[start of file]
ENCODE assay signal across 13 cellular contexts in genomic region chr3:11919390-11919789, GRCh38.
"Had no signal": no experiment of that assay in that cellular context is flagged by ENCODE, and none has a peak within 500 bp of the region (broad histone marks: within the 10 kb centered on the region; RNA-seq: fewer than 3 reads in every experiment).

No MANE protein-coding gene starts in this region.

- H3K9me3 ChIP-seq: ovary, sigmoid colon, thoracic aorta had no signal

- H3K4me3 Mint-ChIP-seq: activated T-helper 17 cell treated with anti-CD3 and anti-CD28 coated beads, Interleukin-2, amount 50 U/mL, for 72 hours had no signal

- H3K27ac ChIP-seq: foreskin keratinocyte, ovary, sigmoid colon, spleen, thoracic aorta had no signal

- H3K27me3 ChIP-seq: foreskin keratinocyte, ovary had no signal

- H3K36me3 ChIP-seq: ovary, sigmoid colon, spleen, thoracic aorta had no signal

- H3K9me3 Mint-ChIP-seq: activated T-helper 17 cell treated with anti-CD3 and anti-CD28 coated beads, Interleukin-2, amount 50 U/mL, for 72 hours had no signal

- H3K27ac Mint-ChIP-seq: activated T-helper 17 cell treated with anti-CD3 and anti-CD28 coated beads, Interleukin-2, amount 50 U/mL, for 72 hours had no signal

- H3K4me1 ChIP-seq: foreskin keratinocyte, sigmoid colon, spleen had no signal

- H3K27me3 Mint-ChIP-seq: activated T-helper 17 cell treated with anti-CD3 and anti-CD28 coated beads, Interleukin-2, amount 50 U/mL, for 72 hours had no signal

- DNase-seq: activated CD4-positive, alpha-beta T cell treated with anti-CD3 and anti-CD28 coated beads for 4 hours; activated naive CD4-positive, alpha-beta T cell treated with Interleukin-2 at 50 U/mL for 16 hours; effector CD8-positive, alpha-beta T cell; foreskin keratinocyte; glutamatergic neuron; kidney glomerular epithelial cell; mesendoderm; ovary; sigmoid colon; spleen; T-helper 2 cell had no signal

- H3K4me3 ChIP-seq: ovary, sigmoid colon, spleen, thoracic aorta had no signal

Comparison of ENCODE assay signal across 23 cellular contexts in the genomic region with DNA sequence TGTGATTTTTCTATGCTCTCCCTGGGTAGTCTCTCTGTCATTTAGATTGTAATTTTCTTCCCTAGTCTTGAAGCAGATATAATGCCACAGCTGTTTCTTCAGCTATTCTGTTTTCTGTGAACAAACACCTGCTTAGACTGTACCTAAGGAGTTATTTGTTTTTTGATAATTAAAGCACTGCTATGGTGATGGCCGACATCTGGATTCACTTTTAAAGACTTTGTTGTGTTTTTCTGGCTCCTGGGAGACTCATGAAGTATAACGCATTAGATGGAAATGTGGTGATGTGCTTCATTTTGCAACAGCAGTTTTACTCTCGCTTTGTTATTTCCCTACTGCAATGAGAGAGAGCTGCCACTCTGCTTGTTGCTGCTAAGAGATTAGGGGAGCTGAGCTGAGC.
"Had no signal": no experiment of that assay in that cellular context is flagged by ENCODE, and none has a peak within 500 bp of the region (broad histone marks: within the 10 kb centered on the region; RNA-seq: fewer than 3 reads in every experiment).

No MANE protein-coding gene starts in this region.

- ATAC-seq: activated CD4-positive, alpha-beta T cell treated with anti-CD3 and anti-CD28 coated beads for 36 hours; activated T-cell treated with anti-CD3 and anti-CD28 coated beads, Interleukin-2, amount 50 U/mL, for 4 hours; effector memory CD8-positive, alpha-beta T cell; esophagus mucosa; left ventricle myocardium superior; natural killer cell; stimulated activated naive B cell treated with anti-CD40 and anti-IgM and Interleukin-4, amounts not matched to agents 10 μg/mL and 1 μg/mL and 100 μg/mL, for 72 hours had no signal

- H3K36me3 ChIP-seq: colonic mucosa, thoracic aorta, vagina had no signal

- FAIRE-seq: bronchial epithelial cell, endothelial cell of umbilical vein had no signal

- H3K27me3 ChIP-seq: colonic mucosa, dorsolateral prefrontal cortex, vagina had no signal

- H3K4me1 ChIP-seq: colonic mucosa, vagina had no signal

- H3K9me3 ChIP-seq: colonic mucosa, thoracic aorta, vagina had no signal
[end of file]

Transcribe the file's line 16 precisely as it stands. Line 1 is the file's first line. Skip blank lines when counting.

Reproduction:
"Had no signal": no experiment of that assay in that cellular context is flagged by ENCODE, and none has a peak within 500 bp of the region (broad histone marks: within the 10 kb centered on the region; RNA-seq: fewer than 3 reads in every experiment).